How To Help Kids Suffering From The Winter Blues

With “Blue Monday” coming up — the day in January (this year, the 18th) unofficially dubbed the most depressing of the year due to the combined effects of cold weather and holiday credit card bills — it’s worth considering if this time of year gets the kids down, as well.

When school resumed this month, my 8-year-old complained bitterly all the way to school about having to wear snow pants. As in, “I hate my life.” And the night before, both kids were bemoaning the end of vacation. To be honest, I was a little anxious, too, when considering the onslaught of deadlines and work email that Monday would bring.

Emily Roberts, a psychotherapist and author of Express Yourself: A Teen Girl’s Guide to Speaking Up and Being Who You Are, says the first week back after the holiday break is hard on everyone in the family. “The holidays are not just taxing for us as adults. Our adrenals become fatigued at times because we’re in this excitement phase over and over again. Our schedules are thrown off and our sleep is thrown off. Our bodies are hungover in some ways,” she says. From our kids’ perspective, Christmas was fun and now it’s back to reality. “They don’t want to be back to the school grind.”

If you’ve noticed that your child doesn’t seem like himself this week, chances are good it’s a function of holiday comedown and fatigue, says Roberts. But it’s good to remember that this comes on the heels of winter’s shortest days. After October’s switch from daylight-saving time, we’re not getting as much vitamin D or serotonin — a mood-boosting hormone.

Seasonal affective disorder, sometimes referred to as winter depression, is a subtype of depression that most commonly comes on in the darker, colder months. Somewhere between 10 and 20 per cent of people suffer from some degree of SAD, but it’s not well documented in children.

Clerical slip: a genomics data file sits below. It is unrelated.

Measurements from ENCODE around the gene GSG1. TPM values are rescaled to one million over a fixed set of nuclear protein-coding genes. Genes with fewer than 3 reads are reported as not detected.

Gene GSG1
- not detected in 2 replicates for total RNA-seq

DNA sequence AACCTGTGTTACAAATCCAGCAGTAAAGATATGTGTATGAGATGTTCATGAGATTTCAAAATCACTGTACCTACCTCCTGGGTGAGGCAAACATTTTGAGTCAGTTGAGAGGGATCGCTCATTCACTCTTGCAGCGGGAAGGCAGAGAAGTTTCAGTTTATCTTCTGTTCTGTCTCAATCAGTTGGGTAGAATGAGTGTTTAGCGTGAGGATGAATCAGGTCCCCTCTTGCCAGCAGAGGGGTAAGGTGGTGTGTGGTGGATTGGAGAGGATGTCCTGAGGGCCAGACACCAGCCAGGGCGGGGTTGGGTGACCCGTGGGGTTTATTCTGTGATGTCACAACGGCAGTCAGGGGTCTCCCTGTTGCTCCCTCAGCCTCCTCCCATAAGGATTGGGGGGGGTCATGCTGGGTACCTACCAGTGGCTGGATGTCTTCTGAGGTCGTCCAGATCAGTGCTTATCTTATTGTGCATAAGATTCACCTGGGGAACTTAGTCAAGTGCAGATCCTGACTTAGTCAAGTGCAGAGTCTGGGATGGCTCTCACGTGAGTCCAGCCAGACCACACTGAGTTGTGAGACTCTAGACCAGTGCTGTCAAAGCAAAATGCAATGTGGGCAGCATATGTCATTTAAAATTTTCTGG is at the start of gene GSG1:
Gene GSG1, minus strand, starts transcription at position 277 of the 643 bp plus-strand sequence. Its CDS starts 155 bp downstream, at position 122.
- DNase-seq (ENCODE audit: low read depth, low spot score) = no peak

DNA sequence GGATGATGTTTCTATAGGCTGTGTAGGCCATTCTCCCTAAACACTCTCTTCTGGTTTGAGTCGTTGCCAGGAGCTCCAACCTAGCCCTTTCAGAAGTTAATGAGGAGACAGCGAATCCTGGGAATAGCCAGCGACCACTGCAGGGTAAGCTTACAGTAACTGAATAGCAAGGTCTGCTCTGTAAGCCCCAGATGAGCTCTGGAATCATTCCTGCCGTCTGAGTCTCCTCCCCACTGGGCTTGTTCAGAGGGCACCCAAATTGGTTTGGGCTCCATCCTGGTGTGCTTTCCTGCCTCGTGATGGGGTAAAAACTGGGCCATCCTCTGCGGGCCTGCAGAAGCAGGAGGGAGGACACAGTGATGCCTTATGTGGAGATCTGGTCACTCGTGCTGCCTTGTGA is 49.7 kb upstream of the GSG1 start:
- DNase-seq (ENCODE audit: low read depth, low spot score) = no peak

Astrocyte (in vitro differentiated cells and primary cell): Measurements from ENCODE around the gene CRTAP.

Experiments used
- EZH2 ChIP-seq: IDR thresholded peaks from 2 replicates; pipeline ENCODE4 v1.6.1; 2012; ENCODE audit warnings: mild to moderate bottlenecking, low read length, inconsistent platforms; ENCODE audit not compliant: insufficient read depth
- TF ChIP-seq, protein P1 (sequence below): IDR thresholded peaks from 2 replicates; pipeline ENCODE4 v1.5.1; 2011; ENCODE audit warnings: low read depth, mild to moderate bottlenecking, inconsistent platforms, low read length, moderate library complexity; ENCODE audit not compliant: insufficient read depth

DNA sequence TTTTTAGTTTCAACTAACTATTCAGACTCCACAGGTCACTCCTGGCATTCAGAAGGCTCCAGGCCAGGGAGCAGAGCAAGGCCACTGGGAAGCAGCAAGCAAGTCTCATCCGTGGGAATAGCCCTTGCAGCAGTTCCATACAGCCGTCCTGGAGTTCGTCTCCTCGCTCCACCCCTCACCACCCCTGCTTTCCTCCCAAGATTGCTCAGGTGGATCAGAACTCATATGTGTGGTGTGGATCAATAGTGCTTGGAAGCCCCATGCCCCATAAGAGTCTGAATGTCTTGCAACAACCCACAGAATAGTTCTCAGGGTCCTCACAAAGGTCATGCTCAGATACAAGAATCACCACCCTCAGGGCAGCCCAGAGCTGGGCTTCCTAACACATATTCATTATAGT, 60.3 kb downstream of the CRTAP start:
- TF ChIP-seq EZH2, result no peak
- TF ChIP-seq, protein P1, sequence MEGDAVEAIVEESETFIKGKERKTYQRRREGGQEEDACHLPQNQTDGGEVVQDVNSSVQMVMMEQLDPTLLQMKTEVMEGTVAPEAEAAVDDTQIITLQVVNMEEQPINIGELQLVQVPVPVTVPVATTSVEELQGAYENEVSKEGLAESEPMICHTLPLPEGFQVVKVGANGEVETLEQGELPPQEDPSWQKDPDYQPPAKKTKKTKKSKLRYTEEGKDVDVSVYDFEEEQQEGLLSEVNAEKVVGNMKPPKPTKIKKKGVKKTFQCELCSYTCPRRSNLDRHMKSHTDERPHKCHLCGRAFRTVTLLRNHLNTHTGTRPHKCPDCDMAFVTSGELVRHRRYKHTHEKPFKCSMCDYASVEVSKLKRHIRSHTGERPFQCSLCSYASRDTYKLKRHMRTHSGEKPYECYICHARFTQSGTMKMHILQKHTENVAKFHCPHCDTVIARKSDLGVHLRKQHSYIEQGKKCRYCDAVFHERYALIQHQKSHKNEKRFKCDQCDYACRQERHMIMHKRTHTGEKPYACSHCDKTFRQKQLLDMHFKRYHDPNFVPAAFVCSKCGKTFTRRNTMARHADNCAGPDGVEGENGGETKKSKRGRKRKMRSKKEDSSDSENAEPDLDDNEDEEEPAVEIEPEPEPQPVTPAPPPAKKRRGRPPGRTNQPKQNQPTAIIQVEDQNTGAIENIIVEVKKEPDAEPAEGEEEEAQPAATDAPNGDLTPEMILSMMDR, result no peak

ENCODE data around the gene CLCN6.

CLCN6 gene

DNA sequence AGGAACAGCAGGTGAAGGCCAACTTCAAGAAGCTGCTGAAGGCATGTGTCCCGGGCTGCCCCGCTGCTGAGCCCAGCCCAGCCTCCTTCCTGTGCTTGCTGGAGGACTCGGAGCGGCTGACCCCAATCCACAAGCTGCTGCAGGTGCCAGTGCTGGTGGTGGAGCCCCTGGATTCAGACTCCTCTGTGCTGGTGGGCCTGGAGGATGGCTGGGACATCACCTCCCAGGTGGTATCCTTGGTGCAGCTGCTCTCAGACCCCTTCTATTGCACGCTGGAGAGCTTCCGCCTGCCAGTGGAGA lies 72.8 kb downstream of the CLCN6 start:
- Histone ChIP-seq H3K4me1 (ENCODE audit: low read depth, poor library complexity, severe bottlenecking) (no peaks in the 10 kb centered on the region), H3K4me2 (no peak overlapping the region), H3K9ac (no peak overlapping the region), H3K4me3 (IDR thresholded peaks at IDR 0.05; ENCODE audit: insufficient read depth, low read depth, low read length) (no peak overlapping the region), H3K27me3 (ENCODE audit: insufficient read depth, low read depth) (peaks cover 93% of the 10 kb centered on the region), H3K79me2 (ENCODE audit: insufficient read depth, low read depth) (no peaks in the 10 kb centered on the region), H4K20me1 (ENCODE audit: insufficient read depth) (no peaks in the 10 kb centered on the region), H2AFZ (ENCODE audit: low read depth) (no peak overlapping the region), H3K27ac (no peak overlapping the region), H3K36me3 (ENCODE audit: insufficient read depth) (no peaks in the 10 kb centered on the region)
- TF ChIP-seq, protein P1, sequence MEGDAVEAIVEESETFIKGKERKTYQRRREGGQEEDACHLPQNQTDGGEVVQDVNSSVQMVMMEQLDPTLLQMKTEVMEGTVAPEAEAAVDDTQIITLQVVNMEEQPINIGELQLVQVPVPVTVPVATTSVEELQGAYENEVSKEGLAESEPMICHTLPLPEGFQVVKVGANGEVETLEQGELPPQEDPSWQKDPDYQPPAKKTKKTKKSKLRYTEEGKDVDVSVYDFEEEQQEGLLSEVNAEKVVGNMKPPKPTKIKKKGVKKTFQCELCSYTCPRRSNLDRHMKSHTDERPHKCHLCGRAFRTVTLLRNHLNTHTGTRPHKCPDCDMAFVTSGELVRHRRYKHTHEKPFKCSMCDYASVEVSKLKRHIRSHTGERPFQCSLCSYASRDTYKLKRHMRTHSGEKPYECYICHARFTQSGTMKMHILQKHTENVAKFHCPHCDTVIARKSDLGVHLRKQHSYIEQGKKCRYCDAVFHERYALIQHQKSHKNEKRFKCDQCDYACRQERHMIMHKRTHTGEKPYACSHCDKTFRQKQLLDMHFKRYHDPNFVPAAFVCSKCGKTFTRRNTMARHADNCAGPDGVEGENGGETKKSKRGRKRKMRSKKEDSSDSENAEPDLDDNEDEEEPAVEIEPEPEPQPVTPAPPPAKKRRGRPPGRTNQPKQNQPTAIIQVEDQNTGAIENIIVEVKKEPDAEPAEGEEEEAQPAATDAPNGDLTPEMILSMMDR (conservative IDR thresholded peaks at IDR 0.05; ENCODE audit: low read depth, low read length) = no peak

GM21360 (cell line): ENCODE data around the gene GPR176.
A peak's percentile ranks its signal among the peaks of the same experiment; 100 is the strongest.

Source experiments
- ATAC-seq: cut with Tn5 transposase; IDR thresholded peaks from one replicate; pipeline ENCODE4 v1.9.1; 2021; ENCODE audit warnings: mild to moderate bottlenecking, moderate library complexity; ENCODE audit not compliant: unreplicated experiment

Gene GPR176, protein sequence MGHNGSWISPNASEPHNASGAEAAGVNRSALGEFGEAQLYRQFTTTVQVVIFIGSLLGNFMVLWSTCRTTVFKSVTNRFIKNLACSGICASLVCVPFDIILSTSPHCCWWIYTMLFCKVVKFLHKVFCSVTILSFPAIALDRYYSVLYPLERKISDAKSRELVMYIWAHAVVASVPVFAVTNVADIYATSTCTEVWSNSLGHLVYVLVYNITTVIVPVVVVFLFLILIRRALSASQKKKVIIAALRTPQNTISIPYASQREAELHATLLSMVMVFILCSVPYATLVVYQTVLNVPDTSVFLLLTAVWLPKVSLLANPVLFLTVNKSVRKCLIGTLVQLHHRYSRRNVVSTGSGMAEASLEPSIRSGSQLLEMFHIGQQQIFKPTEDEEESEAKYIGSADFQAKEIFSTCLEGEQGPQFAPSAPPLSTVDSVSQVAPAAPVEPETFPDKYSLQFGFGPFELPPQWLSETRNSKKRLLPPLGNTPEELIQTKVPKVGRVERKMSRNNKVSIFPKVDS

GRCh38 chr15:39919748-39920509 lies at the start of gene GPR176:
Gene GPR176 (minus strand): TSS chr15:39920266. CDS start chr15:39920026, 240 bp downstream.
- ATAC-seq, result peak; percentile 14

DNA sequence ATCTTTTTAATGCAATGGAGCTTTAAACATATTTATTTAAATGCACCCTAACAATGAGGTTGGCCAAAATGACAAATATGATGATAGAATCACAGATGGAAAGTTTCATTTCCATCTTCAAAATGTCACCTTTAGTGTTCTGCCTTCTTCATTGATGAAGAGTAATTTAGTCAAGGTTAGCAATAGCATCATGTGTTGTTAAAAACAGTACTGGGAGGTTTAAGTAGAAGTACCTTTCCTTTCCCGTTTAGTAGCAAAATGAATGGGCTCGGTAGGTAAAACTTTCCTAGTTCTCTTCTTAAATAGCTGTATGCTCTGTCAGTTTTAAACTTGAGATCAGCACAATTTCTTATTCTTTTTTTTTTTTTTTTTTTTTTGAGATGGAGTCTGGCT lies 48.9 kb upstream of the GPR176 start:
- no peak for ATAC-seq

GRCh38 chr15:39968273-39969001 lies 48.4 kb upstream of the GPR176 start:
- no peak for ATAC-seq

That said, if you suspect your child has depression at any time of year, says Sara Dimerman, psychologist and author of How to Influence Your Kids for Good, look for symptoms such as big changes in behaviour, spending lots of time in her bedroom, avoiding plans with friends, not enjoying the activities she usually loves, and changes to the way she eats or sleeps. “If it’s fairly intense and it’s been going on for a while — 10 days to two weeks — then I would speak to a family doctor to start to get a referral for a psychiatric evaluation, just to make sure that there’s nothing else going on.”

Another thing to consider is whether you’re modelling good coping skills during the winter months, says Dimerman. “Do you complain about the short days and the gloomy skies? Do you grumble about having to put on a coat and boots? Or do you embrace winter by making snow angels and building snowmen with the children?” If you suffer from SAD yourself, show your kids how you manage by using a special phototherapy lamp, saving for that warm-weather vacation or hiring a teenager to help shovel the walk if the task makes you feel overwhelmed, says Dimerman.

There are a number of things you can do to help your kids beat ordinary winter doldrums, too, says Roberts. She recommends investing in a minitrampoline, usually under $50, to give kids a way to have some active fun in even the coldest weather. “Exercise, going outside, eating a lot of protein, getting more recess time or doing something after school with peers … these are all ways to boost serotonin.”

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